March 4, 2015 at 6:34 am #5310aqua214Participant
Hi Terri, I’ve got an interesting situation that I hope you can help shed some light on. If not, I think you’d at least be interested.
In December 2014, I had intercourse with my ex-wife, whom I share a child with. She performed oral sex on me, but I did not on her, as she was menstruating at the time. Exactly one week later, she developed lesions on her labia. In early January she was diagnosed with genital herpes, got a swab test of the lesion and it came back positive for HSV type 1. At the same time, I got a type-specific IgG test, and it came back positive for HSV 1 only. (HSV1 >5.0; HSV2 <0.9)
Here’s the twist: we both had confirmed prior oral HSV 1 infections. I know this to be true–in my case, from previous IgG tests (I can’t actually remember the last time I had a cold sore, but my last STD test was August 2014), and in her case, recurring cold sores going back at least 6 or 7 years. She would get cold sores at between 2-4 times a year, including an outbreak in October 2014. I have never had any apparent genital outbreaks.
She has since had a genital recurrence in February, this time with lesions around her anus. Of course, before the results were in, this caused us both a lot of anxiety and suspicion. We both have had other sexual partners since our divorce. She is absolutely convinced that I infected her (because of her first outbreak 7 days after our encounter), despite my insistence that the likelihood of me passing HSV1 genitally to her is incredibly slim.
The only reason I even ask your advice is because I hold out hope that perhaps we might get back together at some point in the future. That, and after spending so much time learning about this virus, I find this situation to be rather unique and scientifically interesting.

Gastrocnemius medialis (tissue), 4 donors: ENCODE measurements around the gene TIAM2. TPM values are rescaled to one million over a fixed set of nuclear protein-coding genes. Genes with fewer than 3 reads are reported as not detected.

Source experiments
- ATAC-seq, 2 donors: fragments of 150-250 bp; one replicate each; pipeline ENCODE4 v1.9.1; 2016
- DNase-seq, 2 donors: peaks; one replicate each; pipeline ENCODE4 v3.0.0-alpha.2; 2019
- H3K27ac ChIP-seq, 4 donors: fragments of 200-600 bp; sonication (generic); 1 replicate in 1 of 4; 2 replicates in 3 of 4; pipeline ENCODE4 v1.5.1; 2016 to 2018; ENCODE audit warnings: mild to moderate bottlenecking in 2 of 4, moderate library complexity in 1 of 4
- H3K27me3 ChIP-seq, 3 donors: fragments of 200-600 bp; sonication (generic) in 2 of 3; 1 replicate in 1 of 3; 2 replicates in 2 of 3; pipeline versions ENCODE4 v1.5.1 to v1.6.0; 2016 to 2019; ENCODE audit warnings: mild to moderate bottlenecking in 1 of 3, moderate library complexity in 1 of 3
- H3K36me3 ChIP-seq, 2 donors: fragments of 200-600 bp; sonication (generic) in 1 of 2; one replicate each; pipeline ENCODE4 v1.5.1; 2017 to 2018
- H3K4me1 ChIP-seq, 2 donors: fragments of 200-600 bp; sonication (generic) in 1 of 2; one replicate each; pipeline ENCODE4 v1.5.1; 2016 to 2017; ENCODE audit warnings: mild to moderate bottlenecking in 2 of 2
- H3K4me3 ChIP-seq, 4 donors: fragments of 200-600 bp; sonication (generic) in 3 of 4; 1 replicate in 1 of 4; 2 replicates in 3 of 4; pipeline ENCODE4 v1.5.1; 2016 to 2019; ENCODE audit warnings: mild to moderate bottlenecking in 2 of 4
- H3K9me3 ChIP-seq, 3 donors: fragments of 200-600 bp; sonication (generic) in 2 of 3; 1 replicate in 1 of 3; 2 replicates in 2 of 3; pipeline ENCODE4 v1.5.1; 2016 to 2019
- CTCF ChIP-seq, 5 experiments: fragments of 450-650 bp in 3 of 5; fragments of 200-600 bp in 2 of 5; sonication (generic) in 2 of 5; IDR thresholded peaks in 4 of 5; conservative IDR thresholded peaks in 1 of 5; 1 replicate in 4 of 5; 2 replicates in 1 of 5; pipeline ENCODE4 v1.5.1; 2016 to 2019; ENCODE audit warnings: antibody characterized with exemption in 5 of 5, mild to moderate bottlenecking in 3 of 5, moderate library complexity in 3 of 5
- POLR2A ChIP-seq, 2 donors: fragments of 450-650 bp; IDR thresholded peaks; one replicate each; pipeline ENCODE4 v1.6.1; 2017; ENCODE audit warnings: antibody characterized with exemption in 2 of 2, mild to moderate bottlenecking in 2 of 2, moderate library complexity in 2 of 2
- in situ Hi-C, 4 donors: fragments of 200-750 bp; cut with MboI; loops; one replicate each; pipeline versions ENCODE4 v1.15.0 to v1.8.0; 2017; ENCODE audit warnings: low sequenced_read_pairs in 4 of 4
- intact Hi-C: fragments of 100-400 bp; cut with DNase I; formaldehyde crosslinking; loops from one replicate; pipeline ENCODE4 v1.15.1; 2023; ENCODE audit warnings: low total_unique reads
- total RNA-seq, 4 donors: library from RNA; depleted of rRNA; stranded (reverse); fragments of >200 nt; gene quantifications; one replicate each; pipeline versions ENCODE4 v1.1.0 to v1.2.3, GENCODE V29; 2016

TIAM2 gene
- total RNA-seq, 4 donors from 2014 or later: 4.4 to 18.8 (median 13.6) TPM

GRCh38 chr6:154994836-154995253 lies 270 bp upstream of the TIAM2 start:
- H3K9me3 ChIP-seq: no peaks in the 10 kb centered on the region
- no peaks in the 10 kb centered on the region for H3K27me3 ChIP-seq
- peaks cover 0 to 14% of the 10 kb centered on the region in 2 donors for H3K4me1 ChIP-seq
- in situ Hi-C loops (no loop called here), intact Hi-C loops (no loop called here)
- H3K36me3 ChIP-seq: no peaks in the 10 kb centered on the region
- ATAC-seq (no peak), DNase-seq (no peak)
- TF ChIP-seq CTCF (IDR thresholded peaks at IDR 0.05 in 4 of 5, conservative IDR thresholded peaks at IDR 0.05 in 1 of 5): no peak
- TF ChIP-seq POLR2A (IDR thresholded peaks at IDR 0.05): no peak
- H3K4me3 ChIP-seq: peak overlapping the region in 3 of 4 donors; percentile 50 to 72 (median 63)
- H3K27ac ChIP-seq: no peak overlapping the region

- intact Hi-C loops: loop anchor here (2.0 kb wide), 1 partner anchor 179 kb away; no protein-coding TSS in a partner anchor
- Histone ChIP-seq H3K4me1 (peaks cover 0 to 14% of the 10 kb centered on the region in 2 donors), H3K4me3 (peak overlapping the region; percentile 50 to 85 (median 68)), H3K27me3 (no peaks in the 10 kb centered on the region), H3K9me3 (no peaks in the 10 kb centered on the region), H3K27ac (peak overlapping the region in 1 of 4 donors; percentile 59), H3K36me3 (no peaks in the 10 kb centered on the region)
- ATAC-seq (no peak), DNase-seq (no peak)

So here are my first questions:
1) Is there a possibility that her swab test was flawed and she actually has HSV 2? I’m not sure what type of test it was. I plan on getting another type specific IgG in another week or so as I understand it sometimes take 8-12 weeks to develop antibodies for HSV. It has been nearly 10.
2) It’s possible that I am infected with HSV 1 both genitally and orally without showing any apparent symptoms. But what are the odds that I could have passed genital hsv 1 to my partner even though she had a prior oral infection? Have you ever seen or heard of such a thing happening in your years of experience?
3) Assuming she was infected with HSV 1 both orally and genitally at the same time in the past, why didn’t she ever have an apparent outbreak? Why two outbreaks now, out of the blue, and with little time between?
March 4, 2015 at 3:24 pm #5317Terri WarrenKeymaster
1. I doubt that her swab test was flawed though I have seen it happen, yes. I follow up antibody test wouldn’t be a bad idea.
2. It is possible that you have HSV 1 both orally and genitally, yes. But the odds of you transmitting it to her if she already had an oral infection are very slim indeed. She could certainly have had HSV 1 genitally prior to this encounter. She could have acquired HSV 1 orally and genitally at the same time prior to this encounter. I have only seen one case in 32 years of someone acquiring a new HSV 1 infection genitally after a confirmed oral swab. When you say cold sore, you mean on the outside of the mouth, right, not a canker sore on the inside of the mouth?
3. I don’t have an answer for that, honestly. But we certainly see it happen = people are infected for years and then start breaking out with no known trigger.
If you want to get back together, the herpes should not be an issue at all in that situation.
You must register to ask your own question or be logged in to reply to this question.